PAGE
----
We have reached the end of this tutorial and in this last chapter we will
look at some Master Data Services (MDS) best practices.
- Data modeling in Master Data Services or any Master Data Management (MDM) solution in general should
be driven by the conceptual data model instead of subscribing systems. If one develops
the MDM model by collecting the requirements of subscribing systems, and building
those models in MDS, it won't help the purpose of MDM in the long run. Modeling
data this way would make MDS just an extended reference repository instead of a
solution that is purposed with managing the master data as well as organizational
- Data should be managed as discretely as possible. For example, an employees address
might be stored as a single field in a source system. But while sourcing the data
in MDS, it might make sense to separate this single attribute in multiple attributes
and storing each part of address in respective fields like AddressLine1, AddressLine2,
City, State, Country, Zip, etc. This allows accurate and detailed level data management.
- The model in MDS is a reflection of the businesses viewpoint of organizational
structure and business entities. It is recommended to get a vote of confidence from
the business leads. Subscribers should not be made the key stakeholders of the MDM
requirements as subscriber requirements should not drive the MDM data model. Subscribers
should be the key stakeholder in the publishing process of MDM solution to ensure
that the correct interface and process is in place such that subscribers can efficiently
consume data from MDS.
- Generally change tracking is not required for each and every entity and attribute.
If your source system is a data warehouse employing Type 2 dimensions, you may frequently
encounter data changes for which change tracking is a must for certain attributes.
Use change tracking selectively to track history.
- Consider using data quality tools for data cleansing using organizational knowledge
base and rules. This has the potential to lessen the cleansing you may need to do
in your ETL jobs while sourcing data from source systems into your staging tables.
The logic to cleanse this data might already exist in Data Quality Services (DQS), so consider leveraging
this logic if available.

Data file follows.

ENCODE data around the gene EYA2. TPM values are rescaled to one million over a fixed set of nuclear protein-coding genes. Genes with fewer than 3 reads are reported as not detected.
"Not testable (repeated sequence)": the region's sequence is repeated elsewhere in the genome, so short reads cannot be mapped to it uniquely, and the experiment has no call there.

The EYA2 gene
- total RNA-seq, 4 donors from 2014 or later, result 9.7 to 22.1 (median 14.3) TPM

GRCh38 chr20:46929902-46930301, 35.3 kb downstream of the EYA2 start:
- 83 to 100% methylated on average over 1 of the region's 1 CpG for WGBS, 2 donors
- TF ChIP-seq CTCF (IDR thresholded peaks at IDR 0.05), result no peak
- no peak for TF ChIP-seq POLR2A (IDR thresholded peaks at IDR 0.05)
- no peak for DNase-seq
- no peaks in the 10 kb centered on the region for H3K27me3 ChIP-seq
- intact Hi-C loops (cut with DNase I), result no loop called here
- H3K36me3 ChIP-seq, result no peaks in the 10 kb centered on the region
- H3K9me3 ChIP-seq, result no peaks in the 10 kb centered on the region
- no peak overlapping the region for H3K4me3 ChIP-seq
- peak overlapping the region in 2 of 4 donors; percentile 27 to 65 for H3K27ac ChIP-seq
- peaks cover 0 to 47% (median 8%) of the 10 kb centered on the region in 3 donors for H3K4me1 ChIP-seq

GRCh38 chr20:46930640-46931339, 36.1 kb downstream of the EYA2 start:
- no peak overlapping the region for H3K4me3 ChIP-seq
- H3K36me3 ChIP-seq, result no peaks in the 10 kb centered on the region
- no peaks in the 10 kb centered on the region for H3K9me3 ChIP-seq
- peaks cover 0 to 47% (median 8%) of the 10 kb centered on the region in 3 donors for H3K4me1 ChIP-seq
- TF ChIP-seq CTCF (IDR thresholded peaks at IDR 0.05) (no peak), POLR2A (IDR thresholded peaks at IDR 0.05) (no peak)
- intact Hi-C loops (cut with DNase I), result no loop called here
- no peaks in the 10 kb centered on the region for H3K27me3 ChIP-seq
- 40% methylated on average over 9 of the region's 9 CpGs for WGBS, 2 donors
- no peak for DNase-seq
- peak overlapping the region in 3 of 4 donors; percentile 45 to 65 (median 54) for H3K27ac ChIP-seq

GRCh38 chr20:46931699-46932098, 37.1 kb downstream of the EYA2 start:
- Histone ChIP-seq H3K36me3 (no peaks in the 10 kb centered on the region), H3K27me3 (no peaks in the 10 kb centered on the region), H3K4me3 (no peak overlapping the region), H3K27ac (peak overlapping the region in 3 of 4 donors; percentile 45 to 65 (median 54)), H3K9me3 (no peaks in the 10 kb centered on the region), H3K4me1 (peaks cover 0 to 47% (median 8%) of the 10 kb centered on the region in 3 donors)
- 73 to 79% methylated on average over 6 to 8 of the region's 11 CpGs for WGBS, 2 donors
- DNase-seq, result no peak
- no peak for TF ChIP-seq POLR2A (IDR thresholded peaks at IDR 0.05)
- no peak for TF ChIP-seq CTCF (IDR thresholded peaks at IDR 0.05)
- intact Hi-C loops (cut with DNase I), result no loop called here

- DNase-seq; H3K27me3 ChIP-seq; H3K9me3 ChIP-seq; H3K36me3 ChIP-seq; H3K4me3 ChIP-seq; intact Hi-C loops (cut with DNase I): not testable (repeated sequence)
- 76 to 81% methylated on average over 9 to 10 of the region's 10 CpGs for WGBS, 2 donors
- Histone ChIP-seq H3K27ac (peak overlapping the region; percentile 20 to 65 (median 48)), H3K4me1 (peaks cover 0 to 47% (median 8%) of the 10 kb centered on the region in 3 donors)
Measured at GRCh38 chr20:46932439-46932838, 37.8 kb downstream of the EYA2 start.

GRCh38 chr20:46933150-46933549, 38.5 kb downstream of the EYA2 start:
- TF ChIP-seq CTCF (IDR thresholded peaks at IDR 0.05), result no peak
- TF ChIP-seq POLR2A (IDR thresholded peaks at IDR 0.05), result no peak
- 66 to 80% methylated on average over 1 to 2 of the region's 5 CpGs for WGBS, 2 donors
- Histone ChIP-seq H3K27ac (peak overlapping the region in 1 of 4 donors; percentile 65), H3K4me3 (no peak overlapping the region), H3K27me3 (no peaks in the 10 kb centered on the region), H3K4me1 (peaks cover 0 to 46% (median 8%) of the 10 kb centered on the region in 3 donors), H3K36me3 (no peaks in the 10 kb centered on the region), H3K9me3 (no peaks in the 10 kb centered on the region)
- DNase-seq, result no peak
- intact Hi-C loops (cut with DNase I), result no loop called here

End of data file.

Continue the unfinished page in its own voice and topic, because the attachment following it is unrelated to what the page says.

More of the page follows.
We started this tutorial with the topic of Master Data Management concepts as
well as the basics of Master Data Services architecture. After learning the MDS
terminology, we installed MDS and sample models, followed by development of basic
database objects. After populating these objects with master data using a manual
as well as a staging table driven approach, we looked at advanced options like hierarchies
and business rules. Finally we versioned and published the master data and studied
the schema of subscription views. Towards the end of this tutorial, we looked at
some of the MDS best practices.
MDM is a vast subject and MDS is the Microsoft solution to implement this. The
success of a MDM solution depends on the way the solution is implemented using the
right constructs for the right requirements. A custom built MDM solution is equivalent
to new product development, which requires extensive effort and resources
for development, training, adoption as well as maintenance. MDS is a part of SQL
Server Enterprise Edition and allows implementing an MDM solution using industry
standards with advanced data constructs.
I suggest implementing
MDS with a modest scale in case you have never considered an MDM solution. With
increase in the scale of master data, you can consider expanding the scale of
implementation. In order to realize the potential of MDM and MDS as something more
than just a look-up / reference repository, one needs to understand the business
significance of MDM in an enterprise. I hope throughout this tutorial, you were able
to see different aspects of a MDM solution using MDS as the implementation tool,
and you found a reasonable use of MDS in your day to day practice area.
Last Update: 7/18/2016